I remember reading in one of your columns some time ago that you think all gossip is wrong. But what is your reason for saying this? I don't see any harm in a little gossip, as long as you aren't telling lies about people. — Mrs. C.Y.
When we gossip about someone, we're talking about them—and how do we know if what we're saying is absolutely accurate and true? Or how do we know if it's the whole story, or only part of the truth? And how do we know whether or not the person we're talking to will repeat what we say accurately to someone else?
The answer is—we don't! And that's one reason the Bible tells us not to gossip. Gossip, by definition, is saying something about a person behind their back—that is, saying something we wouldn't say to their face. I've always tried to follow this rule in life: Never say something about a person that you wouldn't also say to their face.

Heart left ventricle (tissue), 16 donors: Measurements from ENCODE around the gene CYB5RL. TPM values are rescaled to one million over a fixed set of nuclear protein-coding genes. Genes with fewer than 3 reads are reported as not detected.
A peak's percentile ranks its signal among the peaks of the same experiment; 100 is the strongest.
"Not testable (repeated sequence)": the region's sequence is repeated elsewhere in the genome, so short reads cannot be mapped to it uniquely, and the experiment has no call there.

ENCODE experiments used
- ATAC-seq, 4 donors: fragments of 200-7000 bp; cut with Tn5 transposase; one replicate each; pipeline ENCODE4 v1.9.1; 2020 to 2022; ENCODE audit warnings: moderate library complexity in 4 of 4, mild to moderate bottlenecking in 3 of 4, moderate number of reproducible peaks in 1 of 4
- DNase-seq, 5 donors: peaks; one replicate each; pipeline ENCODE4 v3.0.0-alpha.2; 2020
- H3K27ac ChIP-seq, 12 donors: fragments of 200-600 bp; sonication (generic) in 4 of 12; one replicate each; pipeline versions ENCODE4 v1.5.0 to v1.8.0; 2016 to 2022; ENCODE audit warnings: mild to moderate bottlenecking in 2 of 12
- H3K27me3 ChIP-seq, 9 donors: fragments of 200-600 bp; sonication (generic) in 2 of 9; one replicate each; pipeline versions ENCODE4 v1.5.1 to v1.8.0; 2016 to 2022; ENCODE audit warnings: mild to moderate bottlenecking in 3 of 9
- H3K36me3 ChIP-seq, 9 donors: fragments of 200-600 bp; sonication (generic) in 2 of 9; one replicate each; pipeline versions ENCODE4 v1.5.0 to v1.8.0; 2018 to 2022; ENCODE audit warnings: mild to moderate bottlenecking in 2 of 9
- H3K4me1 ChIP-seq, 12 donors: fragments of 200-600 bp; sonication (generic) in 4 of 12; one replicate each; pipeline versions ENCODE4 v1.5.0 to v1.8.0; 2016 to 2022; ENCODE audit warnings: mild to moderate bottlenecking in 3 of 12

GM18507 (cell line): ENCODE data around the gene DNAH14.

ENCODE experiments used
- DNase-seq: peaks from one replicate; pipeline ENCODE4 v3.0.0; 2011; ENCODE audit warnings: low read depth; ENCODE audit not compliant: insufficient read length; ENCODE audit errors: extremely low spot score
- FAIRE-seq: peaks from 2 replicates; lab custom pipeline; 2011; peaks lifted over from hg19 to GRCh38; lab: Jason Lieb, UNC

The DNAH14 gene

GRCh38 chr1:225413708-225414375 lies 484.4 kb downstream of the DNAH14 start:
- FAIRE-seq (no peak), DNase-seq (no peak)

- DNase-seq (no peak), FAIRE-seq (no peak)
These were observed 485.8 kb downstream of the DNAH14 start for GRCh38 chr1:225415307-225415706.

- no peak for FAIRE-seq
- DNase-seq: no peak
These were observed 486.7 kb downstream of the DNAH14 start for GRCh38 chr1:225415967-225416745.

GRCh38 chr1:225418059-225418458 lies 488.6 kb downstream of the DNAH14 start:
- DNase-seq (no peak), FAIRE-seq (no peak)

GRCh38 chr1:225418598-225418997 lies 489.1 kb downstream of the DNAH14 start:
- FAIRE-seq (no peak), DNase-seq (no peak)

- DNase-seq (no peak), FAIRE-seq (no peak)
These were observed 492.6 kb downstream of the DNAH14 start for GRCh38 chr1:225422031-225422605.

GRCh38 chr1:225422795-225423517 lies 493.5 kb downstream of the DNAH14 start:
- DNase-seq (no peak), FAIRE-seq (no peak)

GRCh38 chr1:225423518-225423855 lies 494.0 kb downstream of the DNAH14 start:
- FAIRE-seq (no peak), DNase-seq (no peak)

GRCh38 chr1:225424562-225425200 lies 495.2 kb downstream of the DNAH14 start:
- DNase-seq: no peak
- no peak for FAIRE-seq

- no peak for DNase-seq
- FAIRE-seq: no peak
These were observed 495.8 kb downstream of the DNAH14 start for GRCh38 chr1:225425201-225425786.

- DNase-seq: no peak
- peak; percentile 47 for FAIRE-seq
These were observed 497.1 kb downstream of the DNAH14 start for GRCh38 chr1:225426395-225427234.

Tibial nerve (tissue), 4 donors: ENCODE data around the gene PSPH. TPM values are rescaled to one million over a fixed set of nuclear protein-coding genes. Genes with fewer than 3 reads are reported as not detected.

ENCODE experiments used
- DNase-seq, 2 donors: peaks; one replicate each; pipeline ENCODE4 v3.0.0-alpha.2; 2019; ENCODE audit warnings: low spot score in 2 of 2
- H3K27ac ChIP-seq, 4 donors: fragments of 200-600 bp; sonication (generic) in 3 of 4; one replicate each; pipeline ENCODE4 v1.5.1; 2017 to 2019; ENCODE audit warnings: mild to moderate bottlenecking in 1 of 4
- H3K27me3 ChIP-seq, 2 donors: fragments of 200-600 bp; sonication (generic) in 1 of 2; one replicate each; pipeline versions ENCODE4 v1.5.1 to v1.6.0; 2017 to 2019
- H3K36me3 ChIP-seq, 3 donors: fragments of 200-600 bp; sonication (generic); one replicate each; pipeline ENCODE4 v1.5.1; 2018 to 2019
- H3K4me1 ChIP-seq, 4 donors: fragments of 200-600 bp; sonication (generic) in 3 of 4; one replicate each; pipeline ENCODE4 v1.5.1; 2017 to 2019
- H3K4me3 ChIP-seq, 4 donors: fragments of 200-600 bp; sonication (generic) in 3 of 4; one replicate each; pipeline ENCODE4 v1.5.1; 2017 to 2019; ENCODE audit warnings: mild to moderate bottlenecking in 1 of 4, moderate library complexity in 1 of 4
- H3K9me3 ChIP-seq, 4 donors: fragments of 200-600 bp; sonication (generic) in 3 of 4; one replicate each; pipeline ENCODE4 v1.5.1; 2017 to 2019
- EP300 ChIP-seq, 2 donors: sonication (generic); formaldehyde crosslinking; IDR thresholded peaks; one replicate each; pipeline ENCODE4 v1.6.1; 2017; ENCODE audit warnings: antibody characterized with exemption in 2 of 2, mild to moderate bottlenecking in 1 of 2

Gossiping also is wrong because it hurts the reputation of the person we're talking about. When we tear someone down (even in subtle ways), we are hurting them, and also separating them from their friends. The Bible warns, "A gossip betrays a confidence; so avoid a man who talks too much" (Proverbs 20:19). It also says, "A gossip separates close friends" (Proverbs 16:28).
Face honestly your sin of gossiping, and commit it—and your whole life—to Christ. Then let the Psalmist's prayer become yours: "Set a guard over my mouth, O Lord; keep watch over the door of my lips" (Psalm 141:3).